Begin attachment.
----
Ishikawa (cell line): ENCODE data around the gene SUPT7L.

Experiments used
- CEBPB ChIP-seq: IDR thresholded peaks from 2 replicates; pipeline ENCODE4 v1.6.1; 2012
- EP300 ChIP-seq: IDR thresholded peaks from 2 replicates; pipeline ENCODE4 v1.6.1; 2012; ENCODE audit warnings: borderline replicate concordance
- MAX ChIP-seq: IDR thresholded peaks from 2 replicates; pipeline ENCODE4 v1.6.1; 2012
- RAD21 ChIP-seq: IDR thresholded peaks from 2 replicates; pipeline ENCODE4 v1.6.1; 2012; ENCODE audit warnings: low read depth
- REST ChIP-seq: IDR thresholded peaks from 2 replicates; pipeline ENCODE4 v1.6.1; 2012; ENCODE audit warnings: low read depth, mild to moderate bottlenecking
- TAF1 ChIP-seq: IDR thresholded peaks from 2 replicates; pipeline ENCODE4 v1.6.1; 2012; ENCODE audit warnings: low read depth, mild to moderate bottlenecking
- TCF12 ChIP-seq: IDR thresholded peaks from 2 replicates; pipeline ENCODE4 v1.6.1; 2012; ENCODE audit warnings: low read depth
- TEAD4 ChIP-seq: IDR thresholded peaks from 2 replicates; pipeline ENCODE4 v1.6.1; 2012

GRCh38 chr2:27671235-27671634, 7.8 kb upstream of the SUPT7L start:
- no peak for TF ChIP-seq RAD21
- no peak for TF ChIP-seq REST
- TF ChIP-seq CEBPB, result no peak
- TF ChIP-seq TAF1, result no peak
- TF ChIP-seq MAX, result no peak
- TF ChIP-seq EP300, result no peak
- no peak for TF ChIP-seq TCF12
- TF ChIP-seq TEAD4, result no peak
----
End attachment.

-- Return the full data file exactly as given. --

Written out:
Ishikawa (cell line): ENCODE data around the gene SUPT7L.

Experiments used
- CEBPB ChIP-seq: IDR thresholded peaks from 2 replicates; pipeline ENCODE4 v1.6.1; 2012
- EP300 ChIP-seq: IDR thresholded peaks from 2 replicates; pipeline ENCODE4 v1.6.1; 2012; ENCODE audit warnings: borderline replicate concordance
- MAX ChIP-seq: IDR thresholded peaks from 2 replicates; pipeline ENCODE4 v1.6.1; 2012
- RAD21 ChIP-seq: IDR thresholded peaks from 2 replicates; pipeline ENCODE4 v1.6.1; 2012; ENCODE audit warnings: low read depth
- REST ChIP-seq: IDR thresholded peaks from 2 replicates; pipeline ENCODE4 v1.6.1; 2012; ENCODE audit warnings: low read depth, mild to moderate bottlenecking
- TAF1 ChIP-seq: IDR thresholded peaks from 2 replicates; pipeline ENCODE4 v1.6.1; 2012; ENCODE audit warnings: low read depth, mild to moderate bottlenecking
- TCF12 ChIP-seq: IDR thresholded peaks from 2 replicates; pipeline ENCODE4 v1.6.1; 2012; ENCODE audit warnings: low read depth
- TEAD4 ChIP-seq: IDR thresholded peaks from 2 replicates; pipeline ENCODE4 v1.6.1; 2012

GRCh38 chr2:27671235-27671634, 7.8 kb upstream of the SUPT7L start:
- no peak for TF ChIP-seq RAD21
- no peak for TF ChIP-seq REST
- TF ChIP-seq CEBPB, result no peak
- TF ChIP-seq TAF1, result no peak
- TF ChIP-seq MAX, result no peak
- TF ChIP-seq EP300, result no peak
- no peak for TF ChIP-seq TCF12
- TF ChIP-seq TEAD4, result no peak